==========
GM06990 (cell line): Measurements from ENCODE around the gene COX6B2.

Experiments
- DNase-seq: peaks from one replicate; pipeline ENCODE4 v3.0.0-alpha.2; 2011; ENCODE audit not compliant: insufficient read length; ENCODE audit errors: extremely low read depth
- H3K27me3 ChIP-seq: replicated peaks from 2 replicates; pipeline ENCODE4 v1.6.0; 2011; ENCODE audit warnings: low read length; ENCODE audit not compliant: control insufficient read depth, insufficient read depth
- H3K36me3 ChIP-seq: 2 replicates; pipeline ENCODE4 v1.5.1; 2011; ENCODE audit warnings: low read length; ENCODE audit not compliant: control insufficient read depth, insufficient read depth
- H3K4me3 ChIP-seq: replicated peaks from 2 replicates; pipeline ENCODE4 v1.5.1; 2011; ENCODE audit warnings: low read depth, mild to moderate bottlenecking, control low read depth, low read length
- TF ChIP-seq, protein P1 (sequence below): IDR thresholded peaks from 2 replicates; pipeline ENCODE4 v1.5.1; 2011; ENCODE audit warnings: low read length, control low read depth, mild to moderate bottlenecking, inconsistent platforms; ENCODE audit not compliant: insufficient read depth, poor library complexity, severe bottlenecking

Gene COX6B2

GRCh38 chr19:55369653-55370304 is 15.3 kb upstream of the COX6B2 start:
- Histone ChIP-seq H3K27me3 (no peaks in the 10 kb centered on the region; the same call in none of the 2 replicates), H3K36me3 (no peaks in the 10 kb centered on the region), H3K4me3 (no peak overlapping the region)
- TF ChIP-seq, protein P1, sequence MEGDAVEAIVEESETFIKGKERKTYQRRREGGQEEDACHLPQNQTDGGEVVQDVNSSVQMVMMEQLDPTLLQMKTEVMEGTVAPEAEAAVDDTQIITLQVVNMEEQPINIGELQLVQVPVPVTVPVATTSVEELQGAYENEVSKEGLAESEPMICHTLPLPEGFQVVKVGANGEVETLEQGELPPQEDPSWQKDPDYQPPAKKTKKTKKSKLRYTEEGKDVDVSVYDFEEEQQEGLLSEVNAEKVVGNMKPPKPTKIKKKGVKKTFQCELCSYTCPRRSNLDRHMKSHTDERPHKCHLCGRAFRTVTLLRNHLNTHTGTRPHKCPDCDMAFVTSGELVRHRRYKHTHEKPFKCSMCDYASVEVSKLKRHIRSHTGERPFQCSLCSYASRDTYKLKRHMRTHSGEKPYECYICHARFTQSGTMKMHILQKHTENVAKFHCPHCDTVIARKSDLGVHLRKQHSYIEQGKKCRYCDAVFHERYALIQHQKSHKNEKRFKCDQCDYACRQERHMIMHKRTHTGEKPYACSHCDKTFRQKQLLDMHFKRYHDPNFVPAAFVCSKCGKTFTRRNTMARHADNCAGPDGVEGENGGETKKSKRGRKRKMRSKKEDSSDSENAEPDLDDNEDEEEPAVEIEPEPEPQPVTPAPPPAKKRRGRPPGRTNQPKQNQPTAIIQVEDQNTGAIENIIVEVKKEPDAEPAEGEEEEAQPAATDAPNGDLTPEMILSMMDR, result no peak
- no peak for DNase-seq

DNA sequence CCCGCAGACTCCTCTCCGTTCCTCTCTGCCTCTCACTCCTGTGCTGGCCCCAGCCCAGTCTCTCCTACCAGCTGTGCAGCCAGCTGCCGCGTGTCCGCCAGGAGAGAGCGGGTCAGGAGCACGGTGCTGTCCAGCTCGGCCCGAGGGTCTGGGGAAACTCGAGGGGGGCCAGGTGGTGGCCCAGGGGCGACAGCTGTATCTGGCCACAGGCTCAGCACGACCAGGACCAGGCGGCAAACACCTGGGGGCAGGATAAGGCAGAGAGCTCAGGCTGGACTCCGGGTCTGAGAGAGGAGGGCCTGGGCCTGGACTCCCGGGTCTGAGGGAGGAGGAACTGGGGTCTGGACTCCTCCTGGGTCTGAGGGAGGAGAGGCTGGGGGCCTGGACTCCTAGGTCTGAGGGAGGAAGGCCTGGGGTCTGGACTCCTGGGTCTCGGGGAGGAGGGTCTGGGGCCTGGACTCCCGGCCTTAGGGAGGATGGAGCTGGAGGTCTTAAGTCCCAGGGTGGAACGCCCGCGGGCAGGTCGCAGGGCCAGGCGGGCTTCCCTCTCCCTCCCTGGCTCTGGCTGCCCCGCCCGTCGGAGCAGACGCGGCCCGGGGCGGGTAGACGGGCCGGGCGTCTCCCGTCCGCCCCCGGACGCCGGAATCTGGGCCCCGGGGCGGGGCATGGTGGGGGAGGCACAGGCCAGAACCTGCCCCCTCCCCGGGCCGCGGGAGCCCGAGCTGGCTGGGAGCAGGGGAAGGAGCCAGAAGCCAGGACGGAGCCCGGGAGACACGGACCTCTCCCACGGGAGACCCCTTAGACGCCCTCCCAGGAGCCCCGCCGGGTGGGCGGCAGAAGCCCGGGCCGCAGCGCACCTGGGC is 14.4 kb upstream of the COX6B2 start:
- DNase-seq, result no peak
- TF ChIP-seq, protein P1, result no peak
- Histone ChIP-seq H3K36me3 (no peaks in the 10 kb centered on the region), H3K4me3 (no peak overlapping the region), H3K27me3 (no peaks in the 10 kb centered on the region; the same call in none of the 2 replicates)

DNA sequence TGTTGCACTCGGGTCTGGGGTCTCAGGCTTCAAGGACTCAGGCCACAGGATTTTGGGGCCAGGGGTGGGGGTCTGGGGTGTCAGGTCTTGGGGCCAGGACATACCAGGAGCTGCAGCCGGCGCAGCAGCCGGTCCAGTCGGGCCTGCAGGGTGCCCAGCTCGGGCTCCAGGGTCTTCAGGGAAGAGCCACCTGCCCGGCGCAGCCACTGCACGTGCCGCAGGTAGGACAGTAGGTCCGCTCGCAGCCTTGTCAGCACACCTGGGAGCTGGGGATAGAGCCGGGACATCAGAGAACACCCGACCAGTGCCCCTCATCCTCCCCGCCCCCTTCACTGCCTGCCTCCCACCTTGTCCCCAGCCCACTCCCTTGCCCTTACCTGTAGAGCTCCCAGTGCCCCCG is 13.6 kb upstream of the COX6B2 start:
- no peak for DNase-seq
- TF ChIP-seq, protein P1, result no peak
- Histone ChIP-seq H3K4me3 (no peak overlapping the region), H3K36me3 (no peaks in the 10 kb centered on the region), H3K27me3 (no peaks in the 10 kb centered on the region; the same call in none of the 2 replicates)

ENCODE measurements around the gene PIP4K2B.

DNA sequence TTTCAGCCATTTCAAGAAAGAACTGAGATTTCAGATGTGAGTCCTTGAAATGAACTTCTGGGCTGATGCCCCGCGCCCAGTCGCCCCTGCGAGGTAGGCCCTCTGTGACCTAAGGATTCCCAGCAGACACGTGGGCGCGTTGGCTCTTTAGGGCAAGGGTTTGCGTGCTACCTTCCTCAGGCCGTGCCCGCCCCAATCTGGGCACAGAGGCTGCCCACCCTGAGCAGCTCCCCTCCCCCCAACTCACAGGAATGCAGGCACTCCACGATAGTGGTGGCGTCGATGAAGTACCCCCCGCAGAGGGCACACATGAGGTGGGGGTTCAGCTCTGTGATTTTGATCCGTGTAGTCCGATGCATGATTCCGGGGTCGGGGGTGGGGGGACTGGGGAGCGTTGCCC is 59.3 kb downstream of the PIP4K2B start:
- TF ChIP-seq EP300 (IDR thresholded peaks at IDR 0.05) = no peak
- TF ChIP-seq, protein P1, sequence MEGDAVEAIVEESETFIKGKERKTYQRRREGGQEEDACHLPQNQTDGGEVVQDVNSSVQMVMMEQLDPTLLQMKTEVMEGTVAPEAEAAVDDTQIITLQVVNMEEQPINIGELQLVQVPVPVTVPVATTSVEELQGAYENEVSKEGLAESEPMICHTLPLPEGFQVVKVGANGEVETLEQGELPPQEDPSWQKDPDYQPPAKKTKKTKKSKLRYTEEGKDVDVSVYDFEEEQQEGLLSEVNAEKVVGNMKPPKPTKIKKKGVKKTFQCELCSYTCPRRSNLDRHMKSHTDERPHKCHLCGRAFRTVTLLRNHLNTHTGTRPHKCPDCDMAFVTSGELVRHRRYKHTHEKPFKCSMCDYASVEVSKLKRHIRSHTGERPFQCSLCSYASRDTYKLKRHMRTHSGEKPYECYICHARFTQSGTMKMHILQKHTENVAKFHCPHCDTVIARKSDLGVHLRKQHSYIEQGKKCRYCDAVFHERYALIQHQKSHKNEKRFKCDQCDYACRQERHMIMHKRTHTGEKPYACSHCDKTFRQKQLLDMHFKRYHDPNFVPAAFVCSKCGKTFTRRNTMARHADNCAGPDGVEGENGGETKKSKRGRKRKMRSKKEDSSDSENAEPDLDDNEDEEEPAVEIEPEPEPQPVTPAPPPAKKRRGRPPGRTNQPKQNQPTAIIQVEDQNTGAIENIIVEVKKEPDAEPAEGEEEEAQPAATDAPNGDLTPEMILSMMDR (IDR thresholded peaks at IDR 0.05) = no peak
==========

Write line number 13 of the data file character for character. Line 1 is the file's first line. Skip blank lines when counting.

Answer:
DNA sequence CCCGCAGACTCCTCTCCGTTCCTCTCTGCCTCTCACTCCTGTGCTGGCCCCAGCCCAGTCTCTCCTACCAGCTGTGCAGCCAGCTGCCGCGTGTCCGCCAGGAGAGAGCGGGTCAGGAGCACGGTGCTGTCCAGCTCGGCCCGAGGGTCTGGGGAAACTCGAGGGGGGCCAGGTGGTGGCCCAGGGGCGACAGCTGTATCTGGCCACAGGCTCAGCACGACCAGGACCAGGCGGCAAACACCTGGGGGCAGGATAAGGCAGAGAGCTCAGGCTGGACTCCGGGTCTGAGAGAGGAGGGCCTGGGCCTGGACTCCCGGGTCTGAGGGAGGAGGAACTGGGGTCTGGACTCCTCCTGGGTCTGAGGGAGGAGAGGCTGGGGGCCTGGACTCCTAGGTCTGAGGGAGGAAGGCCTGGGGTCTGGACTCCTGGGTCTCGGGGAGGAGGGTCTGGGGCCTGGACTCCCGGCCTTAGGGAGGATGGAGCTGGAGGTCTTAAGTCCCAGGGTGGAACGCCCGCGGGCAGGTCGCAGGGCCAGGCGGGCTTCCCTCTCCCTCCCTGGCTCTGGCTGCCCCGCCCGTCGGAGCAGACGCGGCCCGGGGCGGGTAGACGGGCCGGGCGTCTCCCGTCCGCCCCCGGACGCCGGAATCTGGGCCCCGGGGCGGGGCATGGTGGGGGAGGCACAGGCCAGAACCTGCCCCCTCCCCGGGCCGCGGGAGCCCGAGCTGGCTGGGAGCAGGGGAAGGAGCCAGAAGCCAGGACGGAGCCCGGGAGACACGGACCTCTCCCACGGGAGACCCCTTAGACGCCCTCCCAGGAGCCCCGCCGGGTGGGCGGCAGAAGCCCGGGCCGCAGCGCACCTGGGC is 14.4 kb upstream of the COX6B2 start: